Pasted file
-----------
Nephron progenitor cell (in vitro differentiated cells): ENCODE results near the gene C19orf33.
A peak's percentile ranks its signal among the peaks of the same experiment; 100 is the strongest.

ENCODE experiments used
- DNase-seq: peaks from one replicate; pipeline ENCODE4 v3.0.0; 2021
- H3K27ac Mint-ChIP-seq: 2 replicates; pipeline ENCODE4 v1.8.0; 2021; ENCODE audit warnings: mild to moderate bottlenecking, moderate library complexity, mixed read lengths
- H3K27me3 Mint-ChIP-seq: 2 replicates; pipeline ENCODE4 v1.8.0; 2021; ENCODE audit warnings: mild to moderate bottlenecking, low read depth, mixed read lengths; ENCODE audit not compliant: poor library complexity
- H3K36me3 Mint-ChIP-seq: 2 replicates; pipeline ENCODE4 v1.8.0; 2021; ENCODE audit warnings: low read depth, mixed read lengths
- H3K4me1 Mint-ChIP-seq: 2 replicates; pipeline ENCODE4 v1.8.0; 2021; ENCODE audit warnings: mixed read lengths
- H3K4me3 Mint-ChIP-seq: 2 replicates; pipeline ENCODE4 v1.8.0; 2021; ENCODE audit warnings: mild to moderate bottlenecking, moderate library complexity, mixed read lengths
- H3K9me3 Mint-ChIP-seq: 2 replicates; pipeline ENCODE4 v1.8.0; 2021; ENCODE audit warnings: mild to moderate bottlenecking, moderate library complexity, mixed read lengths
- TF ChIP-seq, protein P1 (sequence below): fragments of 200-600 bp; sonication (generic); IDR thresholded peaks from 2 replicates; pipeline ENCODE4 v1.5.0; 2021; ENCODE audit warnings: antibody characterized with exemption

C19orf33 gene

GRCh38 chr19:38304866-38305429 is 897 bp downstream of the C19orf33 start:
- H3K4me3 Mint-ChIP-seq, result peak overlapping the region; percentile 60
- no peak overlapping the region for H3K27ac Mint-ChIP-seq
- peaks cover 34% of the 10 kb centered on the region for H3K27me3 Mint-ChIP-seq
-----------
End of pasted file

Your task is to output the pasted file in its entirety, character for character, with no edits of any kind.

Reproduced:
Nephron progenitor cell (in vitro differentiated cells): ENCODE results near the gene C19orf33.
A peak's percentile ranks its signal among the peaks of the same experiment; 100 is the strongest.

ENCODE experiments used
- DNase-seq: peaks from one replicate; pipeline ENCODE4 v3.0.0; 2021
- H3K27ac Mint-ChIP-seq: 2 replicates; pipeline ENCODE4 v1.8.0; 2021; ENCODE audit warnings: mild to moderate bottlenecking, moderate library complexity, mixed read lengths
- H3K27me3 Mint-ChIP-seq: 2 replicates; pipeline ENCODE4 v1.8.0; 2021; ENCODE audit warnings: mild to moderate bottlenecking, low read depth, mixed read lengths; ENCODE audit not compliant: poor library complexity
- H3K36me3 Mint-ChIP-seq: 2 replicates; pipeline ENCODE4 v1.8.0; 2021; ENCODE audit warnings: low read depth, mixed read lengths
- H3K4me1 Mint-ChIP-seq: 2 replicates; pipeline ENCODE4 v1.8.0; 2021; ENCODE audit warnings: mixed read lengths
- H3K4me3 Mint-ChIP-seq: 2 replicates; pipeline ENCODE4 v1.8.0; 2021; ENCODE audit warnings: mild to moderate bottlenecking, moderate library complexity, mixed read lengths
- H3K9me3 Mint-ChIP-seq: 2 replicates; pipeline ENCODE4 v1.8.0; 2021; ENCODE audit warnings: mild to moderate bottlenecking, moderate library complexity, mixed read lengths
- TF ChIP-seq, protein P1 (sequence below): fragments of 200-600 bp; sonication (generic); IDR thresholded peaks from 2 replicates; pipeline ENCODE4 v1.5.0; 2021; ENCODE audit warnings: antibody characterized with exemption

C19orf33 gene

GRCh38 chr19:38304866-38305429 is 897 bp downstream of the C19orf33 start:
- H3K4me3 Mint-ChIP-seq, result peak overlapping the region; percentile 60
- no peak overlapping the region for H3K27ac Mint-ChIP-seq
- peaks cover 34% of the 10 kb centered on the region for H3K27me3 Mint-ChIP-seq